(The Problem Challenge)
We are in a society that is currently being largely influenced by the media; whether its cable television, internet radio, social media such as Facebook and Twitter. As the world gradually becomes a smaller global village, the inhabitants are generally developing a similar mindset of how business should be and gradually dropping the traditional methods of doing business- mind you the traditional values of loyalty, putting the customers first etc. generally don’t change, the only change is the way its message is being communicated to customers.
The average consumer today is well educated, more informed and more outspoken and opinionated. They’ll rather take a front seat when it comes to making decisions that would affect them.
We recently found that out when developing a nationwide campaign for behavioural change communications amongst individuals in various focus groups. Initially we thought we understood the brief given to us by the client. It seemed pretty much straight forward- do background research on the topic, do some thinking, draw up copy and pass on to the graphic designers to follow suit.
As an afterthought we decided to sample some of the slogans and graphic designs to our friends; the rationale then was for show-off rather than feedback. However when asked for their opinion on the advertorials, the response was somewhat quite different (not in a good way) from what we expected.
We decided to take it to the public and get comments. So we published a list of the various slogans for the various categories of people we were targeting and politely requested that our friends on Faceboook and followers on Twitter make votes as to which idea they wanted to see developed on a billboard or aired on their favourite televisison or radio station. After so many votes and a few tweaks here and there with more consultations from our “facebook friends turned consultants”, this turned out to be quite intuitive because needless to say our art direction was more insightful than our competition contending for the same job. We got the job!
We got more similar assignments from the same client as well as referral to a high-level CEO on a key account. Who knew Facebook does more than help you merely keep in touch with friends from primary school?
There are 2 lessons here. One is never jump to conclusions. It would have been pretty easier option to just ignore the input of other people outside of our organizations’ creative team and researchers and tell ourselves that we are the experts not them. However if your business has to deal with the selling of products and services to other individuals outside of your organisation then maybe it’s a wise choice to start actively seeking their opinion and advice on issues that would affect them. The world is gradually evolving from the traditional approach of having the management board make a decision and then informing the customers about their decision. Nowadays the average customer wants to be part of the decision making exercise and have a sense of ownership. This rewards in turn by having more loyal customers that feel as keen as executive directors.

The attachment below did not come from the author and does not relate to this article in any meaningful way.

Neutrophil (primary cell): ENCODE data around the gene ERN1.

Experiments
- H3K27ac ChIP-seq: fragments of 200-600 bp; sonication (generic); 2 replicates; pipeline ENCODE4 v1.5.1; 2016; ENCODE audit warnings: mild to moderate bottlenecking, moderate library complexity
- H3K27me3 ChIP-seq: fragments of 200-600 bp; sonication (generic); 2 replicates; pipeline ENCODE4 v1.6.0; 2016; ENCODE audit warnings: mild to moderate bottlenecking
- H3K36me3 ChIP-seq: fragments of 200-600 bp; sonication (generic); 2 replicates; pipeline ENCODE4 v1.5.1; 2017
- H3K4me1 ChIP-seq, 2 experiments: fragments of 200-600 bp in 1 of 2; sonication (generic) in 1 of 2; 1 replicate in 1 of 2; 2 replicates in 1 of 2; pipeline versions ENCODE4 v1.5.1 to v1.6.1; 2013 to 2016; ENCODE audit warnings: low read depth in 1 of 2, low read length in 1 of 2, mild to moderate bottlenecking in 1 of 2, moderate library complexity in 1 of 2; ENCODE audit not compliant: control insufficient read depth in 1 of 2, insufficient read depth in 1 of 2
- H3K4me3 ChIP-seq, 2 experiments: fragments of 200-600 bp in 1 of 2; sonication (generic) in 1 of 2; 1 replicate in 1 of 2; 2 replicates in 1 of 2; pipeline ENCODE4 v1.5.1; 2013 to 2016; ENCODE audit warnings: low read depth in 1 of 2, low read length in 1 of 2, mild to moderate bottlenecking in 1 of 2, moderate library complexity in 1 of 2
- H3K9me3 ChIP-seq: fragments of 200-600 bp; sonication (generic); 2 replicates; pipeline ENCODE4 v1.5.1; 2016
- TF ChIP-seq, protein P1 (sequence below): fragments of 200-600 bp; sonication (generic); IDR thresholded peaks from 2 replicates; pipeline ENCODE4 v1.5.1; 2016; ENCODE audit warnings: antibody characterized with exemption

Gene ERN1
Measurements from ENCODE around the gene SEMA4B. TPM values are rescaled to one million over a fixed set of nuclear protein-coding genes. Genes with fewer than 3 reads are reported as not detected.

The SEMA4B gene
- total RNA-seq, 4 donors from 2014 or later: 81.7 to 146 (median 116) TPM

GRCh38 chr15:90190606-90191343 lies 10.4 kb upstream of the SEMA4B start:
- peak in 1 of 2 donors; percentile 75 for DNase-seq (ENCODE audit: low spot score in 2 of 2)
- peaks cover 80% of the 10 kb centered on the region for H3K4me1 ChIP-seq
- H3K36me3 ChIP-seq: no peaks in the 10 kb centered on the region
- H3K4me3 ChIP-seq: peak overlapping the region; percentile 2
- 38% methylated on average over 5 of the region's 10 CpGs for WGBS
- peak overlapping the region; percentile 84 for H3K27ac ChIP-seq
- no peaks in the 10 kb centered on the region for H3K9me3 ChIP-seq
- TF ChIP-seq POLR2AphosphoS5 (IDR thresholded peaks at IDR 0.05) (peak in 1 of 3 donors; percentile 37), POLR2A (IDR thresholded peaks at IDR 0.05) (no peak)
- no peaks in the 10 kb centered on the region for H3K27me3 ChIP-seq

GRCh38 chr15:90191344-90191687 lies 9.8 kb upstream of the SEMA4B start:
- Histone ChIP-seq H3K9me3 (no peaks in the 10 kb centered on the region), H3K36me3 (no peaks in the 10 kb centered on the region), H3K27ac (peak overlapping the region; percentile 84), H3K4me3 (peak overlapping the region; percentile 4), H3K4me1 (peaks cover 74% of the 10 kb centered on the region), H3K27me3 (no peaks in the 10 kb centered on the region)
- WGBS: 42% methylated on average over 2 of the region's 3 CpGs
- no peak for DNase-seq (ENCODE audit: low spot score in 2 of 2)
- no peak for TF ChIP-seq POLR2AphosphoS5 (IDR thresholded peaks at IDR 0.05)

The second lesson is of course the fact that social media is becoming a widely accepted tool used by most of your customers and if you’re business is not already using it as a medium to communicate with customers and potential customers, then you’ll soon be regarded as outdated and old-fashioned by the time this year is over.
Questions to ask?
1. If you are experiencing challenges with any aspect of your business, who are the logical people to as about the source of the problem?
2. What is the most effective way of asking these people for their input? Is it something you can do yourself or would it make sense hiring an outside consultant to do the job?
Tips: Finding out what’s turning your customers on or off.
1. When people buy or don’t buy your products or service, ask them why. This has to be done in a non-obtrusive manner. Have a comment page on your website where they can leave recommendations or comments. Have a comment form drawn up and posted to them with a free pen asking them to fill the form and keep the pen.
2. Sometimes the best way to look at your business operations is by not looking at it from the inside. Get an outsider- a company with expertise in customer experience evaluation also known as mystery shopping to evaluate every part of the ideal customers experience and then give you their reports. Alternatively for smaller businesses you can ask friends or family members to go through the same experience as a customer would from the beginning to the end- from the telephone call to place an order, to making enquiries, to having a meal at your restaurant or spending the weekend at your hotel. There’s no reason why you shouldn’t put yourself in the customers shoes every once in a while.
Ebuka Anichebe is theManagingDirector of Jean-Paul and Associates Consultancy. He has an uncommon approachto marketing media consulting, business development and customer experience evaluation. He’ll like to hear your views on this article and more, write to him at ebukaor call 08064393711